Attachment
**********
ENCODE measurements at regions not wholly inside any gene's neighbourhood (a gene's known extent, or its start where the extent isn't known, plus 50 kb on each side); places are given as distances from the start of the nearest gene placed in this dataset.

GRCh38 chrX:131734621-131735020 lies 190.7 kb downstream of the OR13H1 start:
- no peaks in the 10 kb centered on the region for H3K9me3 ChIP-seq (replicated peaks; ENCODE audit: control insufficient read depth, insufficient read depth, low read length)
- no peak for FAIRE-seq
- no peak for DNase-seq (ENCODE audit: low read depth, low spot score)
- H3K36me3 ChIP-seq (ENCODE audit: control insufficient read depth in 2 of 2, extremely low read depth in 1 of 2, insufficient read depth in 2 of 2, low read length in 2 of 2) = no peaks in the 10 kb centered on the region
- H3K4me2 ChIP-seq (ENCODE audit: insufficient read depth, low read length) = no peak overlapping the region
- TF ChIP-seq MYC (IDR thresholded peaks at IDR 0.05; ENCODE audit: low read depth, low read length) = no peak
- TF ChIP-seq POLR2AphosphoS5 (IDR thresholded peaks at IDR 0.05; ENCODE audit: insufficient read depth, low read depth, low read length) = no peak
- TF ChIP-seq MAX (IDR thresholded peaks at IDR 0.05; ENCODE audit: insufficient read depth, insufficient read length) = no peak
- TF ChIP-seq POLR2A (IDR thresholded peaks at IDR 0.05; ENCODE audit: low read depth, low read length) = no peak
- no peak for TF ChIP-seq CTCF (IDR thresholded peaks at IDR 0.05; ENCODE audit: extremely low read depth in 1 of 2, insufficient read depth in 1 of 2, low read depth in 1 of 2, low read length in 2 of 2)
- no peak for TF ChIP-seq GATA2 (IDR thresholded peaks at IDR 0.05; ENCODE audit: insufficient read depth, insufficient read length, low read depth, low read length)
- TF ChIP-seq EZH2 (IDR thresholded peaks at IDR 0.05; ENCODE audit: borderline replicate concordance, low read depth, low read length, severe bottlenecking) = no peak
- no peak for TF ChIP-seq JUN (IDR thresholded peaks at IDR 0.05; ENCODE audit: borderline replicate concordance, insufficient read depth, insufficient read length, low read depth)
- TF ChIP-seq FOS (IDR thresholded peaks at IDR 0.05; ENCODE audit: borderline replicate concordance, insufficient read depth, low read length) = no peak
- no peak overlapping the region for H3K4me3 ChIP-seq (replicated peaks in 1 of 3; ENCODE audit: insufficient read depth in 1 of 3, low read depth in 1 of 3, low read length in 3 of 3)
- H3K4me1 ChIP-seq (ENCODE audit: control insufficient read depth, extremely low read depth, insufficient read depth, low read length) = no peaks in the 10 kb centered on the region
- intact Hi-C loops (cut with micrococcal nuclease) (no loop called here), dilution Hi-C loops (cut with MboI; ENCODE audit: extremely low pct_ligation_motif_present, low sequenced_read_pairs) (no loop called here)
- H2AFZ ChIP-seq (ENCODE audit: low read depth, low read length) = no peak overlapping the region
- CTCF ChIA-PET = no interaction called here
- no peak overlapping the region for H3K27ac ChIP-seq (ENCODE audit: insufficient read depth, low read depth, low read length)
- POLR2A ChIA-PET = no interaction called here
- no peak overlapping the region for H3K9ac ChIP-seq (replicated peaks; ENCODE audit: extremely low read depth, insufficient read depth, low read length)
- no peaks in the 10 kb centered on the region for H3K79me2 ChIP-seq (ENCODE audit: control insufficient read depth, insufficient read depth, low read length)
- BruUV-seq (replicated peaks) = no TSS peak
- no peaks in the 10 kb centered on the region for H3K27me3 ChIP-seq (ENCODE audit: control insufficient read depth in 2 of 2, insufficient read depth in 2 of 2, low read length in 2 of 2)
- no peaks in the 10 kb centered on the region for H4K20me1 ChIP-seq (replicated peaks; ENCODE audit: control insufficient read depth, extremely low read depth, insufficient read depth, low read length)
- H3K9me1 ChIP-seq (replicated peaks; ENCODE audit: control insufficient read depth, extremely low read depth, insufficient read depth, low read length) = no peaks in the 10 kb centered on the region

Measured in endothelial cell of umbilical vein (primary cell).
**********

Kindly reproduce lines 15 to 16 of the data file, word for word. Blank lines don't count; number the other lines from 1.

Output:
- no peak for TF ChIP-seq JUN (IDR thresholded peaks at IDR 0.05; ENCODE audit: borderline replicate concordance, insufficient read depth, insufficient read length, low read depth)
- TF ChIP-seq FOS (IDR thresholded peaks at IDR 0.05; ENCODE audit: borderline replicate concordance, insufficient read depth, low read length) = no peak